KINGSBURY, N.Y. (NEWS10) – On Wednesday, the Department of Environmental Conservation (DEC) announced “No further action needed” on a state superfund site in Kingsbury. The Kingsbury Landfill was declared all clear, decades after its involvement in a cleanup effort targeting pollution left behind by the General Electric Co. in 1985.

Last month, the DEC held a public comment period, as well as a public meeting to present a proposed plan for the site, located near the intersection of Burgoyne Avenue and Pine Street in the town of Kingsbury. All of those factors came together to form the Record of Decision released on Wednesday.

“No Further Action with Site Management based on the results of the investigation at the site and actions that have already been implemented,” the DEC wrote in a decision summary. The measures referenced include the capping of the landfill in 1989; the implementation of a leachate collection and treatment system to protect the cap’s integrity; and most recently, the installation of an 8-inch drain to decrease water volume entering the landfill in 2022.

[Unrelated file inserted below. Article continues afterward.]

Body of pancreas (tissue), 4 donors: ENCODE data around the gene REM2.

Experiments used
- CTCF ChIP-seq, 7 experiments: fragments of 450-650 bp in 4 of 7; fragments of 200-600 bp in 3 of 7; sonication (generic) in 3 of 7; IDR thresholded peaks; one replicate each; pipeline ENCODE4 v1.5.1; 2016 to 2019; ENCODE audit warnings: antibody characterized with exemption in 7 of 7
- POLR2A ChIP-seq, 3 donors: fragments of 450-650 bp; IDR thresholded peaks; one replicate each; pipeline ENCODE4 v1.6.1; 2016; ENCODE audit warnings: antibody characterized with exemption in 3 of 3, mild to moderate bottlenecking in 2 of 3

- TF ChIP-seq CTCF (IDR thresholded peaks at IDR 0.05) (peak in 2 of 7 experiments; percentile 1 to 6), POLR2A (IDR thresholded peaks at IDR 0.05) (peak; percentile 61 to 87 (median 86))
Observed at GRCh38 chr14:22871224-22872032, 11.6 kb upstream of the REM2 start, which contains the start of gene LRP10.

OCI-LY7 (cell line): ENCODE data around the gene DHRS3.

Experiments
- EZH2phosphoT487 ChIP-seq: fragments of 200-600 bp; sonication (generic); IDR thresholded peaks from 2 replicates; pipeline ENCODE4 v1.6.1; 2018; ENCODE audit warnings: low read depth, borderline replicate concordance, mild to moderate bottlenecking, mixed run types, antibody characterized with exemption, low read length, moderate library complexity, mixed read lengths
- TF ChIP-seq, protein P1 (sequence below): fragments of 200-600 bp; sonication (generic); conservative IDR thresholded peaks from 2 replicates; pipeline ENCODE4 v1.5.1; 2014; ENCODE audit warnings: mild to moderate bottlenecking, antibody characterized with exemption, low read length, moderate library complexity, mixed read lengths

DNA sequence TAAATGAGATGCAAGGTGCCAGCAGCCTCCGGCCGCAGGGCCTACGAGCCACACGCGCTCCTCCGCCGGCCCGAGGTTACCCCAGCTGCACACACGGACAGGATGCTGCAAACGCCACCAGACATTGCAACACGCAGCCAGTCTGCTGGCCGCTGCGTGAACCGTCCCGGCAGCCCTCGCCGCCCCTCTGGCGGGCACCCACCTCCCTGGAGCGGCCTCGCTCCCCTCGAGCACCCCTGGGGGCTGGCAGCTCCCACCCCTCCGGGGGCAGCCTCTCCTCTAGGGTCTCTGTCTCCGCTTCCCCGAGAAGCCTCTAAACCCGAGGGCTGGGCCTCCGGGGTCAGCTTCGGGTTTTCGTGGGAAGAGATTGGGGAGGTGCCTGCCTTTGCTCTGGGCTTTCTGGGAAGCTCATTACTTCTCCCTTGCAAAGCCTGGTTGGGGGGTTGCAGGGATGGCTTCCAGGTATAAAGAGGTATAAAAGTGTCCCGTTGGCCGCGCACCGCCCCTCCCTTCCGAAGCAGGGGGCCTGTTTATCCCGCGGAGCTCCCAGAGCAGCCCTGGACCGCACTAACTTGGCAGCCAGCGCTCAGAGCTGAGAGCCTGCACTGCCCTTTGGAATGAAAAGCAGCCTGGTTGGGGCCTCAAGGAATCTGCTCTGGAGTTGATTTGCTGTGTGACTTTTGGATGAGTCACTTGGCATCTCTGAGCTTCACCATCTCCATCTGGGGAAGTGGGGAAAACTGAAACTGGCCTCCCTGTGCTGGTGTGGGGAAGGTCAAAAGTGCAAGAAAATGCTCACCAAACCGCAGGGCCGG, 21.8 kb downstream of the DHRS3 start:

By the time it was closed in 1985, the Kingsbury Landfill contained an estimated 1,900 tons of hazardous waste disposed of by the General Electric Company. Contaminants of concern included polychlorinated biphenyls (PCBs), volatile organic compounds (VOCs) and metals found in groundwater and soil around the site.

Those contaminants were first found during sampling in the 1970s, after an adjacent landowner made a complaint and took legal action when leaching contaminants were found in a water body on their property. In 1980, General Electric agreed to participate in a cleanup agreement with the state that included the Kingsbury Landfill among seven other similarly-afflicted landfills in Rensselaer, Washington and Saratoga counties.

Although no further action is considered a requirement on the site itself, some measures will be taken to ensure continued safety into the future. The DEC plans to use green remediation techniques to keep greenhouse gas emissions and waste output low. A new site management plan will be implemented to monitor and report any remaining contamination, and an environmental easement will be sought in order to control what happens to the 9.8-acre site in the future.